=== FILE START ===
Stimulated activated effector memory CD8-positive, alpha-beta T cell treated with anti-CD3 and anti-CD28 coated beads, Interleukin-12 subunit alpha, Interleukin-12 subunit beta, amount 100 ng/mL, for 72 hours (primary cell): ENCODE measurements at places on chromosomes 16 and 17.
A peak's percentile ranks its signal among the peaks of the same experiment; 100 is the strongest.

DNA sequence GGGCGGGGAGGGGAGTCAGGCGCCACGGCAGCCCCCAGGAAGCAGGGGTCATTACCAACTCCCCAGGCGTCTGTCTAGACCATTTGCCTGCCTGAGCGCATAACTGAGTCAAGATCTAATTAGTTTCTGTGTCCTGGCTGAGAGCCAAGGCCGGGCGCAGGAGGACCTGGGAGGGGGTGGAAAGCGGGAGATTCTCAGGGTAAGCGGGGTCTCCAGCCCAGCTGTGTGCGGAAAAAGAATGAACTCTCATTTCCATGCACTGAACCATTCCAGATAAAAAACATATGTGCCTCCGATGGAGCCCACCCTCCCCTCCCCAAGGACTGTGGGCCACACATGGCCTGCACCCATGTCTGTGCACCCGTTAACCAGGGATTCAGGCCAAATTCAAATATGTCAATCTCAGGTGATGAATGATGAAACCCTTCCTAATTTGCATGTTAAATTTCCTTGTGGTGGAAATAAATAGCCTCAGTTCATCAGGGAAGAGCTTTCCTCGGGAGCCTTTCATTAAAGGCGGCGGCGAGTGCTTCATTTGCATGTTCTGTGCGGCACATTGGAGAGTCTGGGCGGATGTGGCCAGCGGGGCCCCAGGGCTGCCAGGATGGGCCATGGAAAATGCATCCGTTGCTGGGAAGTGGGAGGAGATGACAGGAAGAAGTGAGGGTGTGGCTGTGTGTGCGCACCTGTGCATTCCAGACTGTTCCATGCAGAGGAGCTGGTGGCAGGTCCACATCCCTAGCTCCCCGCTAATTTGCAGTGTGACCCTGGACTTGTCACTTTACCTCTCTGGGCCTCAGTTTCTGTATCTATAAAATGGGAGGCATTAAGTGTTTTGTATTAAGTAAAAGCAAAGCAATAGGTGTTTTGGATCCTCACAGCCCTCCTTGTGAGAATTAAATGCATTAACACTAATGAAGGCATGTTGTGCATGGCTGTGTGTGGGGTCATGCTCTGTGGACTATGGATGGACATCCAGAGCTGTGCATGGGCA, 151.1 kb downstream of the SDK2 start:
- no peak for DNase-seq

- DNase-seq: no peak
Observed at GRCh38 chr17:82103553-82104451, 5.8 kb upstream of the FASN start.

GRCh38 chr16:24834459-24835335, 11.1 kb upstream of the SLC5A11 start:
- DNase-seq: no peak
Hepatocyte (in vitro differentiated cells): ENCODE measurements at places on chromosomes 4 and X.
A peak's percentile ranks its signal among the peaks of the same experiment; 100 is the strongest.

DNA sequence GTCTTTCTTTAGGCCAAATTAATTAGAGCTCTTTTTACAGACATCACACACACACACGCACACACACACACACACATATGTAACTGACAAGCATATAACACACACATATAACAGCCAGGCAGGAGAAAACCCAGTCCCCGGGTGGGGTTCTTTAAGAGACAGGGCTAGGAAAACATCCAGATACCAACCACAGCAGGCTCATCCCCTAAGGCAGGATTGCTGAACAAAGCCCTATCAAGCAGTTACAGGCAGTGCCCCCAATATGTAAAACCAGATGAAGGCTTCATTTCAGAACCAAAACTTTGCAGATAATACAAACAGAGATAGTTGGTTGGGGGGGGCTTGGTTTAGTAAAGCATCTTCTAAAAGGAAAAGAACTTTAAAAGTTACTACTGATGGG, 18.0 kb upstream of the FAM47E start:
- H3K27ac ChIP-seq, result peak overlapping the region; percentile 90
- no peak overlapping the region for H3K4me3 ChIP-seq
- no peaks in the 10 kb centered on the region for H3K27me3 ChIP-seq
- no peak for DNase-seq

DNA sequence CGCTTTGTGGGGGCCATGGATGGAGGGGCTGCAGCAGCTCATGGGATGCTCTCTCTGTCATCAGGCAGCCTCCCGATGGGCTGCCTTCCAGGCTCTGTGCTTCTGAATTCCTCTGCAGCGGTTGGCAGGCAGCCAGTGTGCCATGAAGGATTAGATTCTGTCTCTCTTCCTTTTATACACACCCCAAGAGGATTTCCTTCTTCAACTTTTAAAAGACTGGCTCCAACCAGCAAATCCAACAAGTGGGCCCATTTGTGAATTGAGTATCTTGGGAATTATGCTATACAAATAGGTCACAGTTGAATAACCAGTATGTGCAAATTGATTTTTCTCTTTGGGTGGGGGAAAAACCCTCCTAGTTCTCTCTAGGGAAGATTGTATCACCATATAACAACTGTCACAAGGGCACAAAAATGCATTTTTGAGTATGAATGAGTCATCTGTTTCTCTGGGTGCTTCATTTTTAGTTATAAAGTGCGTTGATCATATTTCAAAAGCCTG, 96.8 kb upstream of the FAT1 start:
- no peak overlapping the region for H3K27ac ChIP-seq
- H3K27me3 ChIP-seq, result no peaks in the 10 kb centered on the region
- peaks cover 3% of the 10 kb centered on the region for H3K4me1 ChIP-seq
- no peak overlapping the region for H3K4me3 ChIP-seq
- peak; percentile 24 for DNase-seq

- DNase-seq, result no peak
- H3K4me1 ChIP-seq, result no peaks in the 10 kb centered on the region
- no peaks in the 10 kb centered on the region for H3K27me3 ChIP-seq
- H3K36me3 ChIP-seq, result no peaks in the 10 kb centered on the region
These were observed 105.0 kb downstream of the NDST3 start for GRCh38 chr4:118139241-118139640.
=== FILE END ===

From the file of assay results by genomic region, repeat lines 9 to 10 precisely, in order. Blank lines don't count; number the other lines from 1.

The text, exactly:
Hepatocyte (in vitro differentiated cells): ENCODE measurements at places on chromosomes 4 and X.
A peak's percentile ranks its signal among the peaks of the same experiment; 100 is the strongest.